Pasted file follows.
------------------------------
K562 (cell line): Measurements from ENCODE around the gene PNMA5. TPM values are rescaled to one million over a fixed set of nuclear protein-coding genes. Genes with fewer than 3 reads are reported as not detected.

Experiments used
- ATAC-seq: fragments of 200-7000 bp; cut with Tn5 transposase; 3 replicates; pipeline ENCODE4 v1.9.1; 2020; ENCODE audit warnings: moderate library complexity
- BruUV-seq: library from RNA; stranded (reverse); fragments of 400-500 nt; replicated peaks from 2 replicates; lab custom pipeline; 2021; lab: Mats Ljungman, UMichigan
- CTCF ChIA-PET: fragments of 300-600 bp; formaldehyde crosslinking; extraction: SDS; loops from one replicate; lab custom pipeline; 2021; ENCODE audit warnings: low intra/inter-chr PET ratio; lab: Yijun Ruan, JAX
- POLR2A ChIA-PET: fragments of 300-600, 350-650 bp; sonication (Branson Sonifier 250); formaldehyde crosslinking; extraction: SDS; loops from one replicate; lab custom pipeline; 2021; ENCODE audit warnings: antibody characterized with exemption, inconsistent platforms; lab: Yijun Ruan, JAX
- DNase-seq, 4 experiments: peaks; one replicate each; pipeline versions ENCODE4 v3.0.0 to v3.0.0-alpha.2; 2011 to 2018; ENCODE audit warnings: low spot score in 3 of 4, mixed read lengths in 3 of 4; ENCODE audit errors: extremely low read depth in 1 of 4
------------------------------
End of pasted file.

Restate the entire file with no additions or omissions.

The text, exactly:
K562 (cell line): Measurements from ENCODE around the gene PNMA5. TPM values are rescaled to one million over a fixed set of nuclear protein-coding genes. Genes with fewer than 3 reads are reported as not detected.

Experiments used
- ATAC-seq: fragments of 200-7000 bp; cut with Tn5 transposase; 3 replicates; pipeline ENCODE4 v1.9.1; 2020; ENCODE audit warnings: moderate library complexity
- BruUV-seq: library from RNA; stranded (reverse); fragments of 400-500 nt; replicated peaks from 2 replicates; lab custom pipeline; 2021; lab: Mats Ljungman, UMichigan
- CTCF ChIA-PET: fragments of 300-600 bp; formaldehyde crosslinking; extraction: SDS; loops from one replicate; lab custom pipeline; 2021; ENCODE audit warnings: low intra/inter-chr PET ratio; lab: Yijun Ruan, JAX
- POLR2A ChIA-PET: fragments of 300-600, 350-650 bp; sonication (Branson Sonifier 250); formaldehyde crosslinking; extraction: SDS; loops from one replicate; lab custom pipeline; 2021; ENCODE audit warnings: antibody characterized with exemption, inconsistent platforms; lab: Yijun Ruan, JAX
- DNase-seq, 4 experiments: peaks; one replicate each; pipeline versions ENCODE4 v3.0.0 to v3.0.0-alpha.2; 2011 to 2018; ENCODE audit warnings: low spot score in 3 of 4, mixed read lengths in 3 of 4; ENCODE audit errors: extremely low read depth in 1 of 4